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Lipid Droplet Accumulation in Human Pancreatic Islets Is Dependent On Both Donor Age and Health.
Tong X, Dai C, Walker JT, Nair GG, Kennedy A, Carr RM, Hebrok M, Powers AC, Stein R
(2020) Diabetes 69: 342-354
MeSH Terms: Acinar Cells, Adolescent, Adult, Age Factors, Aged, Animals, Child, Child, Preschool, Diabetes Mellitus, Experimental, Diabetes Mellitus, Type 2, Embryonic Stem Cells, Female, Glucagon-Secreting Cells, Humans, Infant, Insulin-Secreting Cells, Islets of Langerhans, Islets of Langerhans Transplantation, Lipid Droplets, Male, Mice, Microscopy, Electron, Microscopy, Fluorescence, Middle Aged, Rats, Tissue Donors, Young Adult
Show Abstract · Added March 29, 2020
Human but not mouse islets transplanted into immunodeficient NSG mice effectively accumulate lipid droplets (LDs). Because chronic lipid exposure is associated with islet β-cell dysfunction, we investigated LD accumulation in the intact human and mouse pancreas over a range of ages and states of diabetes. Very few LDs were found in normal human juvenile pancreatic acinar and islet cells, with numbers subsequently increasing throughout adulthood. While accumulation appeared evenly distributed in postjuvenile acinar and islet cells in donors without diabetes, LDs were enriched in islet α- and β-cells from donors with type 2 diabetes (T2D). LDs were also found in the islet β-like cells produced from human embryonic cell-derived β-cell clusters. In contrast, LD accumulation was nearly undetectable in the adult rodent pancreas, even in hyperglycemic and hyperlipidemic models or 1.5-year-old mice. Taken together, there appear to be significant differences in pancreas islet cell lipid handling between species, and the human juvenile and adult cell populations. Moreover, our results suggest that LD enrichment could be impactful to T2D islet cell function.
© 2019 by the American Diabetes Association.
0 Communities
1 Members
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27 MeSH Terms
B lymphocytes protect islet β cells in diabetes prone NOD mice treated with imatinib.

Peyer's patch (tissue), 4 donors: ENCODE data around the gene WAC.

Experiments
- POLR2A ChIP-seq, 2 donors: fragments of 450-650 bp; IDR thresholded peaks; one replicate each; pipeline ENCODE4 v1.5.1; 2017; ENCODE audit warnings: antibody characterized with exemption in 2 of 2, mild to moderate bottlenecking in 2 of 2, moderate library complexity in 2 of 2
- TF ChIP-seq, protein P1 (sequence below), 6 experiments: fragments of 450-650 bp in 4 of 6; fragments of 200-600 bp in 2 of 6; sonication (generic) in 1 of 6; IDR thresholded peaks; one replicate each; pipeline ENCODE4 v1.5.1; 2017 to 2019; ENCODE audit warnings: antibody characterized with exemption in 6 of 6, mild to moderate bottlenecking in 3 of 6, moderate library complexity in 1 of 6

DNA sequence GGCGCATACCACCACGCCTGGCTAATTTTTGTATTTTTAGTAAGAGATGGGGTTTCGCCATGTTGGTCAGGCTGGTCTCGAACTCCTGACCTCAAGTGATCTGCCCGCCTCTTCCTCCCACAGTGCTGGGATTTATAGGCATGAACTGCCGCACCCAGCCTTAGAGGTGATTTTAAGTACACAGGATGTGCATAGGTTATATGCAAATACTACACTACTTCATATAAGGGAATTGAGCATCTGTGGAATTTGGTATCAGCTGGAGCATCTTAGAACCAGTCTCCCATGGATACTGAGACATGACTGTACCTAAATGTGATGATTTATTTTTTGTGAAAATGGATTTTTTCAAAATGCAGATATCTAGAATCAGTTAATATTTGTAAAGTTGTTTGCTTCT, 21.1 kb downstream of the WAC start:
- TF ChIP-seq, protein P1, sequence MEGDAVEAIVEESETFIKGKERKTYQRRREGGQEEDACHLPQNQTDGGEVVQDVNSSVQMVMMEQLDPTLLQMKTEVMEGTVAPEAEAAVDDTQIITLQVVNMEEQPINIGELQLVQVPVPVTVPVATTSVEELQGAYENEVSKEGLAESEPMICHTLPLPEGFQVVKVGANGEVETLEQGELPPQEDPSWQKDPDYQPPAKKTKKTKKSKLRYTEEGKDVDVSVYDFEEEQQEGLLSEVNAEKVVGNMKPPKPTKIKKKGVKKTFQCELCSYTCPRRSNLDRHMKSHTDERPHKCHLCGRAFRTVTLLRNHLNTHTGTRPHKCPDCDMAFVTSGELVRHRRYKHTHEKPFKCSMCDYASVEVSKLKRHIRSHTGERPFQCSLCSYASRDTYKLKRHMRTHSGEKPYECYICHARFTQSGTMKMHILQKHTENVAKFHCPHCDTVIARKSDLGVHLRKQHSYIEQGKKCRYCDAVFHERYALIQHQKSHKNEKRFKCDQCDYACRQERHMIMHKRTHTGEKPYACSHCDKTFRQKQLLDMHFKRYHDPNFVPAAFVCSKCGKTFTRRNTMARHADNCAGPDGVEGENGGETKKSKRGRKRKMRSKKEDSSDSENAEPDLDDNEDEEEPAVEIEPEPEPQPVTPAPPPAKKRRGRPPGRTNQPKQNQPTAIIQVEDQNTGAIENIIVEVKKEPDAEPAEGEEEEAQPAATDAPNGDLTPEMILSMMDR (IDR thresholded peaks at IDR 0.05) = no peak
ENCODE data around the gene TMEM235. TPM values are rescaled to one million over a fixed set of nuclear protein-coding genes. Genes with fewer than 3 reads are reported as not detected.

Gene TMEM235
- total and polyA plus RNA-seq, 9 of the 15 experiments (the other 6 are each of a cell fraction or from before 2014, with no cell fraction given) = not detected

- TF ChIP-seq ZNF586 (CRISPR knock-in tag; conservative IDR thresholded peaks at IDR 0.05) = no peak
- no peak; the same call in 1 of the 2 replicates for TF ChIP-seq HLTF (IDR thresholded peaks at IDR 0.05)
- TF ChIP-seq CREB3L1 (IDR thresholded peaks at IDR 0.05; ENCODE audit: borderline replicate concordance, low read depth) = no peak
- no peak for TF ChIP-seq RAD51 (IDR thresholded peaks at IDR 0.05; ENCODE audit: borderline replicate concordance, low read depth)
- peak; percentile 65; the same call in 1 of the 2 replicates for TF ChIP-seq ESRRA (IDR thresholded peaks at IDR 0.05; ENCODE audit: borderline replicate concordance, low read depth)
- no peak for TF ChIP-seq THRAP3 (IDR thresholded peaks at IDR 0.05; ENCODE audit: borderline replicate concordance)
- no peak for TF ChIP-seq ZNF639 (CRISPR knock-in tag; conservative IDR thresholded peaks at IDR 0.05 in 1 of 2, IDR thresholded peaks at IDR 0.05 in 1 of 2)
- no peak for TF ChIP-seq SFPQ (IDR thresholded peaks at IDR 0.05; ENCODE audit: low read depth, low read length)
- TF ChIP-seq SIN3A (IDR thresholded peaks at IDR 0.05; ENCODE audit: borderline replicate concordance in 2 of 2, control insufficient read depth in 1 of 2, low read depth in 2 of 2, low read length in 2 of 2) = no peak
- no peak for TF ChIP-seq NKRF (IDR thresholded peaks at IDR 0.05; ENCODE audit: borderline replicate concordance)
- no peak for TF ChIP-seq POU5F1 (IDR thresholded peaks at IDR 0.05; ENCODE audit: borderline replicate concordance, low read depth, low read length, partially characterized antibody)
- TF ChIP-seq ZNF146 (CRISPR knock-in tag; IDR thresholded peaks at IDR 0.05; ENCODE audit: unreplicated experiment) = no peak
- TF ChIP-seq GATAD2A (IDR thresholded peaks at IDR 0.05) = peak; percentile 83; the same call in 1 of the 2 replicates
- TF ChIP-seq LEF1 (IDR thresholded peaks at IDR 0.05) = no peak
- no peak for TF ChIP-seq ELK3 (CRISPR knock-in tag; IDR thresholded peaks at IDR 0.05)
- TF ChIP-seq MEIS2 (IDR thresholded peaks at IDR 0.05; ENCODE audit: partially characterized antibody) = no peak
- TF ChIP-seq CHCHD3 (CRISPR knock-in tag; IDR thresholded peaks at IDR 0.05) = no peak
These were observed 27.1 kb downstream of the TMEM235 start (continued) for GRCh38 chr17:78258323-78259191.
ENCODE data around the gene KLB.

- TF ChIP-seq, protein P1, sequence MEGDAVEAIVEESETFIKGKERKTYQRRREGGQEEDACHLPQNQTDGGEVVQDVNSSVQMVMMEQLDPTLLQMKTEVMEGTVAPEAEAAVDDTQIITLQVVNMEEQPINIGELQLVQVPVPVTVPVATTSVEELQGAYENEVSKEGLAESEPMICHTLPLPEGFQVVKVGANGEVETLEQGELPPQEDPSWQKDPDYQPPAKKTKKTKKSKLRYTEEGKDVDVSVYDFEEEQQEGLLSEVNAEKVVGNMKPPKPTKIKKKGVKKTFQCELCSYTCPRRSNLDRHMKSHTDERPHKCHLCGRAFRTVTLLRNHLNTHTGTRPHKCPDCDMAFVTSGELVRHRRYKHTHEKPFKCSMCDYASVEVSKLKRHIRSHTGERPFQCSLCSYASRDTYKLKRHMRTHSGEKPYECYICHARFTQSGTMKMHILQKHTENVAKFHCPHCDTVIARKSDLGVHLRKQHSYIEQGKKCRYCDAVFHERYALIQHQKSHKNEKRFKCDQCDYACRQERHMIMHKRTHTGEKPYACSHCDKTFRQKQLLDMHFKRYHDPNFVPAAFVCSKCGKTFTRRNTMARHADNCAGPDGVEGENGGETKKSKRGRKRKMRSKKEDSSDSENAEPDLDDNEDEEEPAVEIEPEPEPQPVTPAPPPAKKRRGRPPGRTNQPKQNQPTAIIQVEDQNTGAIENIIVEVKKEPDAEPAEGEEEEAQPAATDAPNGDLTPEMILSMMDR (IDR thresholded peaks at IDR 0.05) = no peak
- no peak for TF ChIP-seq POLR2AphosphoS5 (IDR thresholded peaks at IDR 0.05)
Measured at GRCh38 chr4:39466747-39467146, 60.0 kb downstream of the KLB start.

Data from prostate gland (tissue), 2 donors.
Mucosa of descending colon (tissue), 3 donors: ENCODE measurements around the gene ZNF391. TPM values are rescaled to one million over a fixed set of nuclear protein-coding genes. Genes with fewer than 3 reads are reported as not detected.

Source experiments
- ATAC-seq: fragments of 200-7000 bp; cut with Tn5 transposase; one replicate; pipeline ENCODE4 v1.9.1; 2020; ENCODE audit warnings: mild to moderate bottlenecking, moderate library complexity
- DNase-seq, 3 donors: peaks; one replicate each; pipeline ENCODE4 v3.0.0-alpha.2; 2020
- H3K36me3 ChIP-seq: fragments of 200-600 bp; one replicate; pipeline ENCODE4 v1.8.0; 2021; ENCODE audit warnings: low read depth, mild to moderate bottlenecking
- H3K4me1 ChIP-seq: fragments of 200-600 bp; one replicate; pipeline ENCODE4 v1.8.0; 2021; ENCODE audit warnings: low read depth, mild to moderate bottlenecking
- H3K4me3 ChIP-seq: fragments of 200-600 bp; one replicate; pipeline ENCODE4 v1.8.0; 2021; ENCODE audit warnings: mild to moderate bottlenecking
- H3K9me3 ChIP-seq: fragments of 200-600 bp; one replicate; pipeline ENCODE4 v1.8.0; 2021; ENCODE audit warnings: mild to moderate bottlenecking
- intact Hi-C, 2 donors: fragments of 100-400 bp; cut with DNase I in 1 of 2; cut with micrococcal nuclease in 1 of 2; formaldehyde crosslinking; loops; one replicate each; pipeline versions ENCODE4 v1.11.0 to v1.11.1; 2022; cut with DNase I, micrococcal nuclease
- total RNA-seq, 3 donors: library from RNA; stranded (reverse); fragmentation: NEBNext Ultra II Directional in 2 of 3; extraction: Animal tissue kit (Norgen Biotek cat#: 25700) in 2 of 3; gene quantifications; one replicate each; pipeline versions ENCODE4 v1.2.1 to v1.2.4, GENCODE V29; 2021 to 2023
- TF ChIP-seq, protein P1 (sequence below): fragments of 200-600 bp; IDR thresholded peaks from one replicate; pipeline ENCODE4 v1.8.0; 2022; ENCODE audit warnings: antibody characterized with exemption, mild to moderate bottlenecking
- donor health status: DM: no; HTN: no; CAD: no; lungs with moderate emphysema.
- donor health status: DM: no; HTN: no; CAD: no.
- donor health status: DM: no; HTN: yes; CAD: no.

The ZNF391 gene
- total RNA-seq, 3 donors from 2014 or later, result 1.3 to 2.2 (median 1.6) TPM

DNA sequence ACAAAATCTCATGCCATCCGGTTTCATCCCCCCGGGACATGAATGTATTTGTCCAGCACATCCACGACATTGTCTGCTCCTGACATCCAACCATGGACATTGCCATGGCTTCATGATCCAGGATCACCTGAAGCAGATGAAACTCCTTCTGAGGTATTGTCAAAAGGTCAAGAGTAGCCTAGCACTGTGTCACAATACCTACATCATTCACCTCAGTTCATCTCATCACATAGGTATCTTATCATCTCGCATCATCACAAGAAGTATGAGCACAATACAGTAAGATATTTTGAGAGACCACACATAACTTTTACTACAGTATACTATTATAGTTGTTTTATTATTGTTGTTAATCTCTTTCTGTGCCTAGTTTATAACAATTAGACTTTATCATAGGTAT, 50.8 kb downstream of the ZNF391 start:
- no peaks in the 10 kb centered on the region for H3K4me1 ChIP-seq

Wilson CS, Spaeth JM, Karp J, Stocks BT, Hoopes EM, Stein RW, Moore DJ
(2019) JCI Insight 5:
MeSH Terms: Animals, Autoimmunity, B-Lymphocytes, Cell Proliferation, Diabetes Mellitus, Type 1, Disease Models, Animal, Homeodomain Proteins, Hyperglycemia, Imatinib Mesylate, Insulin, Insulin-Secreting Cells, Islets of Langerhans, Maf Transcription Factors, Large, Mice, Mice, Inbred C57BL, Mice, Inbred NOD, Mice, Knockout
Show Abstract · Added April 10, 2019
Imatinib (Gleevec) reverses type 1 diabetes (T1D) in NOD mice and is currently in clinical trials in individuals with recent-onset disease. While research has demonstrated that imatinib protects islet β cells from the harmful effects of ER stress, the role the immune system plays in its reversal of T1D has been less well understood, and specific cellular immune targets have not been identified. In this study, we demonstrate that B lymphocytes, an immune subset that normally drives diabetes pathology, are unexpectedly required for reversal of hyperglycemia in NOD mice treated with imatinib. In the presence of B lymphocytes, reversal was linked to an increase in serum insulin concentration, but not an increase in islet β cell mass or proliferation. However, improved β cell function was reflected by a partial recovery of MafA transcription factor expression, a sensitive marker of islet β cell stress that is important to adult β cell function. Imatinib treatment was found to increase the antioxidant capacity of B lymphocytes, improving reactive oxygen species (ROS) handling in NOD islets. This study reveals a novel mechanism through which imatinib enables B lymphocytes to orchestrate functional recovery of T1D β cells.
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17 MeSH Terms
Imaging mass spectrometry enables molecular profiling of mouse and human pancreatic tissue.
Prentice BM, Hart NJ, Phillips N, Haliyur R, Judd A, Armandala R, Spraggins JM, Lowe CL, Boyd KL, Stein RW, Wright CV, Norris JL, Powers AC, Brissova M, Caprioli RM
(2019) Diabetologia 62: 1036-1047
MeSH Terms: Animals, Fluorescent Antibody Technique, Gangliosides, Humans, Immunohistochemistry, Islets of Langerhans, Mice, Pancreas, Spectrometry, Mass, Matrix-Assisted Laser Desorption-Ionization
Show Abstract · Added May 7, 2019